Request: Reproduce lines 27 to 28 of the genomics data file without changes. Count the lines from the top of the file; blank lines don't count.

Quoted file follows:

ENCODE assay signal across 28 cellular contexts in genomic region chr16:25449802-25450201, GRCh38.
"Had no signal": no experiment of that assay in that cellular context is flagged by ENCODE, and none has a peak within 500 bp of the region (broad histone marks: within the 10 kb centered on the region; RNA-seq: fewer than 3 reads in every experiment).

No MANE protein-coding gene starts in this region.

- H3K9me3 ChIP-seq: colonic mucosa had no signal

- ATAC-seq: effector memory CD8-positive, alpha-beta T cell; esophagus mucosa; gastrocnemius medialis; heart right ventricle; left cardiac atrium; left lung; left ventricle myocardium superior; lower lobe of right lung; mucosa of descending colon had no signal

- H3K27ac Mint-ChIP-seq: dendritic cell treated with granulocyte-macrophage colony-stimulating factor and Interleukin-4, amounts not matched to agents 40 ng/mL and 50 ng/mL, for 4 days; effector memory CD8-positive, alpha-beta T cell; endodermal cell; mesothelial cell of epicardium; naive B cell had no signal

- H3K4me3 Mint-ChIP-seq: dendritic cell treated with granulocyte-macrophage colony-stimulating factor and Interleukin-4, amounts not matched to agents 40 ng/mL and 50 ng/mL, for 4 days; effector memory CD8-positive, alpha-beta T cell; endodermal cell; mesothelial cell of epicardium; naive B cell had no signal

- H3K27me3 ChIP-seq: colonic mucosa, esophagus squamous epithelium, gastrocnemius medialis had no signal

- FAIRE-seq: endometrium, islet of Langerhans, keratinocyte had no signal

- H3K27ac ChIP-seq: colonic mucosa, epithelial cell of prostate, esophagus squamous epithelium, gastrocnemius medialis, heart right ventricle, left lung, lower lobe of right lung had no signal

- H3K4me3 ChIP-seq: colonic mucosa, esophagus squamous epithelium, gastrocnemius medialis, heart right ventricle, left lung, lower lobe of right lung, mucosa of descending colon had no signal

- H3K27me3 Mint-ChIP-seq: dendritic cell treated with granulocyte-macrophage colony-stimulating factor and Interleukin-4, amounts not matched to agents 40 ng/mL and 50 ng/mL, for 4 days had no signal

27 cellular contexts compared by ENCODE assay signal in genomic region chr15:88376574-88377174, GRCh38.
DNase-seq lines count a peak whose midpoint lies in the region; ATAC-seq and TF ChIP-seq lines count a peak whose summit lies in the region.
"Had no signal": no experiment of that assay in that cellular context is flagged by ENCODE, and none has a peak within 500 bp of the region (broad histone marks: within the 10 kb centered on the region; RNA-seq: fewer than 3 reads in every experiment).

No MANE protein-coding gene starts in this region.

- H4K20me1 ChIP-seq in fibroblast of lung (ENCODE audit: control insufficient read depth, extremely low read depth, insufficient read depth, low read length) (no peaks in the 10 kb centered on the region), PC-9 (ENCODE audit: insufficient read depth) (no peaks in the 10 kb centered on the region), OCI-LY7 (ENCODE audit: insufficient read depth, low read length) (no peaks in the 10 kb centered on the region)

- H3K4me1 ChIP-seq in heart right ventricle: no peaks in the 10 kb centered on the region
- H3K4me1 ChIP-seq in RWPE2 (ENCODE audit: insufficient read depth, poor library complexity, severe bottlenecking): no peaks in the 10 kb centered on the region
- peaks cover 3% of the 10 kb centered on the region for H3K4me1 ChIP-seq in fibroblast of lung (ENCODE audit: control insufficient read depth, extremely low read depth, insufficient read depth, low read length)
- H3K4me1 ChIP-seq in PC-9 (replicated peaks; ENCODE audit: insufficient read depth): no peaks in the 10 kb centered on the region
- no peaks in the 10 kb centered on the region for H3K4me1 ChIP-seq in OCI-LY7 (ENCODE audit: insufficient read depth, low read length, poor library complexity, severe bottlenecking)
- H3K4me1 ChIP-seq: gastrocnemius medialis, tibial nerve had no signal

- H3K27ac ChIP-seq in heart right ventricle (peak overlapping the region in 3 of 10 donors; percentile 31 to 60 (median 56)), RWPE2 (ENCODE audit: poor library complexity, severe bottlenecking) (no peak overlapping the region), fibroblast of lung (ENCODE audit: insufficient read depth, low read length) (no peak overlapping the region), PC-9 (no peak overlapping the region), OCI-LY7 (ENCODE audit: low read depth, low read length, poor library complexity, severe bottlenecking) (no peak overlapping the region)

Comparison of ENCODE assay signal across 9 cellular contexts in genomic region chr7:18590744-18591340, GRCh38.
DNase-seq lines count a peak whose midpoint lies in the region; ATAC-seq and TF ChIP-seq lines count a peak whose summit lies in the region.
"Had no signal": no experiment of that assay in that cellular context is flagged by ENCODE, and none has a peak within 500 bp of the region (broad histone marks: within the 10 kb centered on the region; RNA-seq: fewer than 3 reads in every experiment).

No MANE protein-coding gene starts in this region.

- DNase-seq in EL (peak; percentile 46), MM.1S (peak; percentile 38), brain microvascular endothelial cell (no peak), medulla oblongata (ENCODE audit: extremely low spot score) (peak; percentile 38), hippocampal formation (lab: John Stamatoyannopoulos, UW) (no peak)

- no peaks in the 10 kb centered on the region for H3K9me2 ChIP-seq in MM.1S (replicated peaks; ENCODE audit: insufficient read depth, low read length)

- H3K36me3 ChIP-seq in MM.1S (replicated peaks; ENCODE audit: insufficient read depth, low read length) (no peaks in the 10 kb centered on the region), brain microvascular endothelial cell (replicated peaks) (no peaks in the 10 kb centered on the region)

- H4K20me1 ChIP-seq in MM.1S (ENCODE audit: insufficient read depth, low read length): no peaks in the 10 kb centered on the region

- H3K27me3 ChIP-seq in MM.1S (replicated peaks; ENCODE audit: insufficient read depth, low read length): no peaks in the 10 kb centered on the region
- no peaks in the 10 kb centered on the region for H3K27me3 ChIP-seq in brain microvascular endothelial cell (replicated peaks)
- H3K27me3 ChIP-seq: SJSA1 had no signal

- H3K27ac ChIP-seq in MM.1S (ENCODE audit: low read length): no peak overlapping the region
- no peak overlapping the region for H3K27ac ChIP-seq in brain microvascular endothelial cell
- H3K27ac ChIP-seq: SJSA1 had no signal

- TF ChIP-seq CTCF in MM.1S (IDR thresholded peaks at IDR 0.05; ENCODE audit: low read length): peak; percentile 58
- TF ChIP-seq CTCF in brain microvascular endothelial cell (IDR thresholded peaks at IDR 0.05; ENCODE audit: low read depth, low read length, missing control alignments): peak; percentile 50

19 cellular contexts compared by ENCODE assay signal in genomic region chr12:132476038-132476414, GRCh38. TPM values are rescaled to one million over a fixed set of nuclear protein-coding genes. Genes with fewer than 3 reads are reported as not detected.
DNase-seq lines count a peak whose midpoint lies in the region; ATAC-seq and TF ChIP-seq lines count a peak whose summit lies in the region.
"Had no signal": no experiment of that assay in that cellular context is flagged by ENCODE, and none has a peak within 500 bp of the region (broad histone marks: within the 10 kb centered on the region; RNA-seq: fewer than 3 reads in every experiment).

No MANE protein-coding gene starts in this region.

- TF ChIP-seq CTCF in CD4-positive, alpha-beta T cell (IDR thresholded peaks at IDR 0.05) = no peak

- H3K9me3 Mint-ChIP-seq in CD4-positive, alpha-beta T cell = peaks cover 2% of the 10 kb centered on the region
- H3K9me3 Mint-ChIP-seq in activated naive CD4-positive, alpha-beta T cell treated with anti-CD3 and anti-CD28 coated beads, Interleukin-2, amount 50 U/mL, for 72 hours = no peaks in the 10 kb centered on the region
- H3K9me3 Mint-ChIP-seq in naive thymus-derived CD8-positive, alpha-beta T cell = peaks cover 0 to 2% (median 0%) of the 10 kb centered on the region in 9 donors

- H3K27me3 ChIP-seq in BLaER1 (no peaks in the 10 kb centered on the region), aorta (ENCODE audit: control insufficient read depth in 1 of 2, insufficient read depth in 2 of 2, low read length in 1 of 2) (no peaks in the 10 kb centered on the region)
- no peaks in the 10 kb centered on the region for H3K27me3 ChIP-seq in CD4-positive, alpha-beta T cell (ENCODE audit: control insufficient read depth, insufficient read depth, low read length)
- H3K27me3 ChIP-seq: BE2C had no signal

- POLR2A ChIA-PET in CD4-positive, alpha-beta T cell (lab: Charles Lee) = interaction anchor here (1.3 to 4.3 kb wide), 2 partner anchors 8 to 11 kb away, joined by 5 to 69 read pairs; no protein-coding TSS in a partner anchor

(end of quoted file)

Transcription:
"Had no signal": no experiment of that assay in that cellular context is flagged by ENCODE, and none has a peak within 500 bp of the region (broad histone marks: within the 10 kb centered on the region; RNA-seq: fewer than 3 reads in every experiment).

No MANE protein-coding gene starts in this region.